The beet juice was boiled down to make a syrup, which would be drained down the trough to the crystalizers.
In a strange loft next to the brewhouse are these twin kettles, which seem much older than the main kettles in the brewhouse.
A mix of brick and stone construction where the stock house meets the cellars. The caves brought well water to the brewery and drained the refuse away, and the various sewer connections are visible here and tell the story of the company’s expansion above.
Water damage dissolved the ceiling into sludge. Pillars remain, as do the plastic light covers, now on the floor.
After Wilson Bros moved out, a furniture company moved in.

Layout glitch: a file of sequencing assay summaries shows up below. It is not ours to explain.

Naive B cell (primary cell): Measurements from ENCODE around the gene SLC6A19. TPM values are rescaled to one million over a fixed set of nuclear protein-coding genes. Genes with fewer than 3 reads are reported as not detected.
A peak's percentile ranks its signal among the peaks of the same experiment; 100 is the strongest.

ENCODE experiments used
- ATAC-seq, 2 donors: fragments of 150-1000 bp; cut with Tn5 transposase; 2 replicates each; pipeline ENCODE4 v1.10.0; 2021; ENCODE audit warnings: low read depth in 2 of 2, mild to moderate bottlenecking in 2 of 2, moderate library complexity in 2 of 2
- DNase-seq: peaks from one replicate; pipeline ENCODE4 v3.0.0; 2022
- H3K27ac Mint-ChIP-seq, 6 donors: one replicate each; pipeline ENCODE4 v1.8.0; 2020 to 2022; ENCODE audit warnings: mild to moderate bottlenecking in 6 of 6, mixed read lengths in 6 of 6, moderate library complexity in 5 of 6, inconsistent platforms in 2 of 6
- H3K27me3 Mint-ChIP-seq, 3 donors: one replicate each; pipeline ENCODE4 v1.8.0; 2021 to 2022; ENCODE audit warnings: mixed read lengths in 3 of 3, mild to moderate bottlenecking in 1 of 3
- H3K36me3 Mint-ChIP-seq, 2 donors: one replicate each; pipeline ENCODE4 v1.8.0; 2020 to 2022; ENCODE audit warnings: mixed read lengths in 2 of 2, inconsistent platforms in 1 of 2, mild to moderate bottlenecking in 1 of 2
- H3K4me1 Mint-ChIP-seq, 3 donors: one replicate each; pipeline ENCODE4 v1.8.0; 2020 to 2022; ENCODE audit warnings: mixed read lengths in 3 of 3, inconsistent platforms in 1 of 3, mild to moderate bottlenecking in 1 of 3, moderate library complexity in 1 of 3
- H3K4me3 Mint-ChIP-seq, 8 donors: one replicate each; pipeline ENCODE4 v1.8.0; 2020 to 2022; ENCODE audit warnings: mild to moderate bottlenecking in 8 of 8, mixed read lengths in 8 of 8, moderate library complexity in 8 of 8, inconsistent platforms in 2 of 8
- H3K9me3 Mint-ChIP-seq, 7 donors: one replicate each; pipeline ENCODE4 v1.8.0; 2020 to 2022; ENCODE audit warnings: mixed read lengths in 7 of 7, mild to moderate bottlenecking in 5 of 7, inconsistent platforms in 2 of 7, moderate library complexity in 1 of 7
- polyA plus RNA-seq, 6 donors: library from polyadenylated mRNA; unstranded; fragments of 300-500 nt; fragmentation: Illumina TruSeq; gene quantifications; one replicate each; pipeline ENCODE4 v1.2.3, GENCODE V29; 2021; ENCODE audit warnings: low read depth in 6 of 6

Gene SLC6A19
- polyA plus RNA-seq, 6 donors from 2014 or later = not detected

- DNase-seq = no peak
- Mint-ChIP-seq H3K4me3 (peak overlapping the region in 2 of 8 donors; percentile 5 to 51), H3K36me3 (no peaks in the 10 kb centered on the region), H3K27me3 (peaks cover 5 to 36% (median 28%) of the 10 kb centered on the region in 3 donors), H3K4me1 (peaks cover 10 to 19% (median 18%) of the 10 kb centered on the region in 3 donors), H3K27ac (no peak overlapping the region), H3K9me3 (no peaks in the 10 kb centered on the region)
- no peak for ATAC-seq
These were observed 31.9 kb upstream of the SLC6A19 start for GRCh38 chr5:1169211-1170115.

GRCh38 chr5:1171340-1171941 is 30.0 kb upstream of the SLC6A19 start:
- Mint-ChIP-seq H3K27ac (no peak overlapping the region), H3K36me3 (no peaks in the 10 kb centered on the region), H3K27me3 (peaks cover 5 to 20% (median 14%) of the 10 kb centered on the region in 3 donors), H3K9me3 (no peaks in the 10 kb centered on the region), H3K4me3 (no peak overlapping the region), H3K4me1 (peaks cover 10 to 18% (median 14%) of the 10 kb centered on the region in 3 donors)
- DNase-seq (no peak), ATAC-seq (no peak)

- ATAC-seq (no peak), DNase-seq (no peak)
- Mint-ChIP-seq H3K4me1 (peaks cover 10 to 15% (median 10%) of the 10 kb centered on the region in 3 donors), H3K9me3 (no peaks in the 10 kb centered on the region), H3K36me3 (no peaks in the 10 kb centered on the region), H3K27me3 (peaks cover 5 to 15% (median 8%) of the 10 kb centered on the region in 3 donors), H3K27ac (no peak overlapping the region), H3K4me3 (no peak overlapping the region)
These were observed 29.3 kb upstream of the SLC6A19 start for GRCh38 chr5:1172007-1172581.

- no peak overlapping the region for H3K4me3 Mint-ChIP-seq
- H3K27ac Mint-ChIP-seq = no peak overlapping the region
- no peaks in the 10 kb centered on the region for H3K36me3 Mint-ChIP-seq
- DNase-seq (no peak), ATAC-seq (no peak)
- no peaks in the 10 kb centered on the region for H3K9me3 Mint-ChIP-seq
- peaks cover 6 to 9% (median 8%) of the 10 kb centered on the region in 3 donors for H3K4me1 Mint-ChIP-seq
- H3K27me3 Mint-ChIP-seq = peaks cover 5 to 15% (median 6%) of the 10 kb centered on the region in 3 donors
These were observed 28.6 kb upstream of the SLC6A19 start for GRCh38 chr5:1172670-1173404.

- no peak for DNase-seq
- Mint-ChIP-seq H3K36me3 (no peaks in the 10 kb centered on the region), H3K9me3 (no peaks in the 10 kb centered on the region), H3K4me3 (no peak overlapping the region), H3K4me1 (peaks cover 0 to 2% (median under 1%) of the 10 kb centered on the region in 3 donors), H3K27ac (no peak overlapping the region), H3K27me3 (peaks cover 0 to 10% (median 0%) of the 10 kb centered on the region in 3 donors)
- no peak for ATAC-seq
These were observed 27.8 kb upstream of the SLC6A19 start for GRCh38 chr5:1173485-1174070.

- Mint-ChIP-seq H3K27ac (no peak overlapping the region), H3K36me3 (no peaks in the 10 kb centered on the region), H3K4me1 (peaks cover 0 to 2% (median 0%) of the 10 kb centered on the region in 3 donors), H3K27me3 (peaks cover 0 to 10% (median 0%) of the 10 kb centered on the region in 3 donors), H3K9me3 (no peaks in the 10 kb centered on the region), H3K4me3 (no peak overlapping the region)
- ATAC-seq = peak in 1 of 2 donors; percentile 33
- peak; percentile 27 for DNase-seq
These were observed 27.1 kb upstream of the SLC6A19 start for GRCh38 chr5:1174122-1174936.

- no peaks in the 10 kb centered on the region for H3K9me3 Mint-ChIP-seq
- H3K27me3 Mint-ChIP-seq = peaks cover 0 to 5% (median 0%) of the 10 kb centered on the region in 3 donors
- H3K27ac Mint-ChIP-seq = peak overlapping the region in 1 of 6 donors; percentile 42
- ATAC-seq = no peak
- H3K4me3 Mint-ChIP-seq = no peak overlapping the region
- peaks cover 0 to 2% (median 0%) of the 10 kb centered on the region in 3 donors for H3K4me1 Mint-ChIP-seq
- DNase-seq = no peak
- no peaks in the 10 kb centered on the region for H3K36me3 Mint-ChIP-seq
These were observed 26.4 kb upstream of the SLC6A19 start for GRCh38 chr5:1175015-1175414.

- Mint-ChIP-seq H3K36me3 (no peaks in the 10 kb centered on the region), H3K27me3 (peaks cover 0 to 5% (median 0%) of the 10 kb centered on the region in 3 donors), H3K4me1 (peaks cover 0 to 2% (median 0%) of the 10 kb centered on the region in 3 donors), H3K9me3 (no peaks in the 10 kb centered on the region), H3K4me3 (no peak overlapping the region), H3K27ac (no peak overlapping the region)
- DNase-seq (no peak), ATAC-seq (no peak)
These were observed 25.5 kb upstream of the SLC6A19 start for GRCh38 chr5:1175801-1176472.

This is part of the oldest section of factory, one that hasn’t had a roof in a long time and all usable equipment has been extracted. The machines pictured would spin sliced beets in boiling water… it was a sealed system before someone cut holes on sides of each unit.
On the outside of the steel silos and headhouse is a riveted bulge that does not look like the silos. Inside is this elevator, a rudimentary (read: dangerous) and old (read: dangerous) freight elevator.
At the top of a skyway that brought fresh-dried cotton into the Nitrating House from the Cotton Dry House. How? Monorail, of course.
The great stenciled number on this chute caught my eye.